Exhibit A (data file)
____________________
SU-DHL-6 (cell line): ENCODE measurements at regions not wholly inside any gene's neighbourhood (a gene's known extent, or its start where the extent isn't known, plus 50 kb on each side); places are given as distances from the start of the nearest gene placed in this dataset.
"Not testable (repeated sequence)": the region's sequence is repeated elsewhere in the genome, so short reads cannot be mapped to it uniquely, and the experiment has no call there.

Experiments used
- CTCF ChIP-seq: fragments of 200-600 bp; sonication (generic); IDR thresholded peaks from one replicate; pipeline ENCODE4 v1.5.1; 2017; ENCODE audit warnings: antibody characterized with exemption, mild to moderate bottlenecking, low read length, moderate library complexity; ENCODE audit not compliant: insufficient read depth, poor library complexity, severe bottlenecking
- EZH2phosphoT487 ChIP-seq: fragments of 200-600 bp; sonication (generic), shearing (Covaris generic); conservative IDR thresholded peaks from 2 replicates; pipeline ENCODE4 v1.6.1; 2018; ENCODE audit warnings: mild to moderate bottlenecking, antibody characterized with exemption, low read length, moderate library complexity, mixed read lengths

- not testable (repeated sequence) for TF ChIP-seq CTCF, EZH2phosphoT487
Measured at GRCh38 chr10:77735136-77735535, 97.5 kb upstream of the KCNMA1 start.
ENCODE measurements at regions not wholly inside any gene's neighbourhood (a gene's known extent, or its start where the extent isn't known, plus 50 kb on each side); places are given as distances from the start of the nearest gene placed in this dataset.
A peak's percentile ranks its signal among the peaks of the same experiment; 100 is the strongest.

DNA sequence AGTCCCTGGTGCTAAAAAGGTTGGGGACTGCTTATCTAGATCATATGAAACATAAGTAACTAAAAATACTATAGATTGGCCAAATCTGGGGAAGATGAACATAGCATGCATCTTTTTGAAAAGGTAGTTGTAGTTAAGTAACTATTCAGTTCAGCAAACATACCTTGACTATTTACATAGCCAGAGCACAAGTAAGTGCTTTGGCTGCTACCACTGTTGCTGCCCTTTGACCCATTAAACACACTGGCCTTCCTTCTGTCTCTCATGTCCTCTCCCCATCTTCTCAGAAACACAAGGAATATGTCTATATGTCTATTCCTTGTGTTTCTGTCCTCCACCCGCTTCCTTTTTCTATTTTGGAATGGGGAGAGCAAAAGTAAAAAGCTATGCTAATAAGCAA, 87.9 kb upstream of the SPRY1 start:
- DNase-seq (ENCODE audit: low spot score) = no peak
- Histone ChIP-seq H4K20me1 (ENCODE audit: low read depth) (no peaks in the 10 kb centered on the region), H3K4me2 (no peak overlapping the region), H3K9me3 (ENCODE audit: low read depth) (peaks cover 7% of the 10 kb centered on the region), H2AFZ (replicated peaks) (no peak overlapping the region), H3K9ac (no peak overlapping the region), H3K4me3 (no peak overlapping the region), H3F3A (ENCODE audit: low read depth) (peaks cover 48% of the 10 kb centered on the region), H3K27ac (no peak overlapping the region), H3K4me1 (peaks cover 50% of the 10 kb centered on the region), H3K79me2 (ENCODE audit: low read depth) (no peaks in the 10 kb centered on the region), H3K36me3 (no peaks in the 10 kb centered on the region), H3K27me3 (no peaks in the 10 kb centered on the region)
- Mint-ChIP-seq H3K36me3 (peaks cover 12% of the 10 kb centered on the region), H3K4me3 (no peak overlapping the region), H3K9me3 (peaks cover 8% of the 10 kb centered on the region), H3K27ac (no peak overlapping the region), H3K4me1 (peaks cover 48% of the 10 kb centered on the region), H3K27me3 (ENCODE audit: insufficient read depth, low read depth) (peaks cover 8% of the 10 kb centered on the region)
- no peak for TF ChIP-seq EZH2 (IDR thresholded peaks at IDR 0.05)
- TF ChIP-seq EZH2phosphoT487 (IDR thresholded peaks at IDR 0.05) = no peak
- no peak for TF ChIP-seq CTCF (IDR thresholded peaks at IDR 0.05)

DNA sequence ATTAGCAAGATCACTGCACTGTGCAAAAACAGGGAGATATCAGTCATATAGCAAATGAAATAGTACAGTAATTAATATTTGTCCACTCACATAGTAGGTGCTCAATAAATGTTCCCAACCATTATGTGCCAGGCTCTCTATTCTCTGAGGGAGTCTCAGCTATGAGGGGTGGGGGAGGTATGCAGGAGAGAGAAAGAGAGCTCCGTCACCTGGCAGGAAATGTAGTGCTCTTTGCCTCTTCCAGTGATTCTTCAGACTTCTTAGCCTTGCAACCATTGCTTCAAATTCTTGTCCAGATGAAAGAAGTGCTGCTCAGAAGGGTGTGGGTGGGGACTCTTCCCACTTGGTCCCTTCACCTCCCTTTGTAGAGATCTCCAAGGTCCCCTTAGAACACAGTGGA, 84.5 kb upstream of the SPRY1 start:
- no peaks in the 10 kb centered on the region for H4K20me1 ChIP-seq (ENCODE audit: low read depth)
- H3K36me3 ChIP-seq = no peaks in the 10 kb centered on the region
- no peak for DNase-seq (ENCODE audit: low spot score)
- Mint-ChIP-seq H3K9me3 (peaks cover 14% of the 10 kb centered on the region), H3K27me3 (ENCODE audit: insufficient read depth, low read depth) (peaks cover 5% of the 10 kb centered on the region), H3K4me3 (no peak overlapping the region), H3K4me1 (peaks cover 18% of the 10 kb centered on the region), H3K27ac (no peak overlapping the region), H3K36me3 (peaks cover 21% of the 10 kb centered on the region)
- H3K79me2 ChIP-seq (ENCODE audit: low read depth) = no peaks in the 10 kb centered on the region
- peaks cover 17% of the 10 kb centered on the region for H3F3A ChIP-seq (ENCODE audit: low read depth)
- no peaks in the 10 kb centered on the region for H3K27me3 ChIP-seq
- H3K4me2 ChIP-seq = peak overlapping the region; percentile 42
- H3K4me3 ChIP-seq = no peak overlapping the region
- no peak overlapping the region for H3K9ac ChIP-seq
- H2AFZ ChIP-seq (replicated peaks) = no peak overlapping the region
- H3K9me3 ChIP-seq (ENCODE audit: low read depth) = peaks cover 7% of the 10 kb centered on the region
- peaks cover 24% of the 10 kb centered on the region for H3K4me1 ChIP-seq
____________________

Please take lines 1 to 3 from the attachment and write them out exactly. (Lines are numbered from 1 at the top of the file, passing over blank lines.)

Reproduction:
SU-DHL-6 (cell line): ENCODE measurements at regions not wholly inside any gene's neighbourhood (a gene's known extent, or its start where the extent isn't known, plus 50 kb on each side); places are given as distances from the start of the nearest gene placed in this dataset.
"Not testable (repeated sequence)": the region's sequence is repeated elsewhere in the genome, so short reads cannot be mapped to it uniquely, and the experiment has no call there.

Experiments used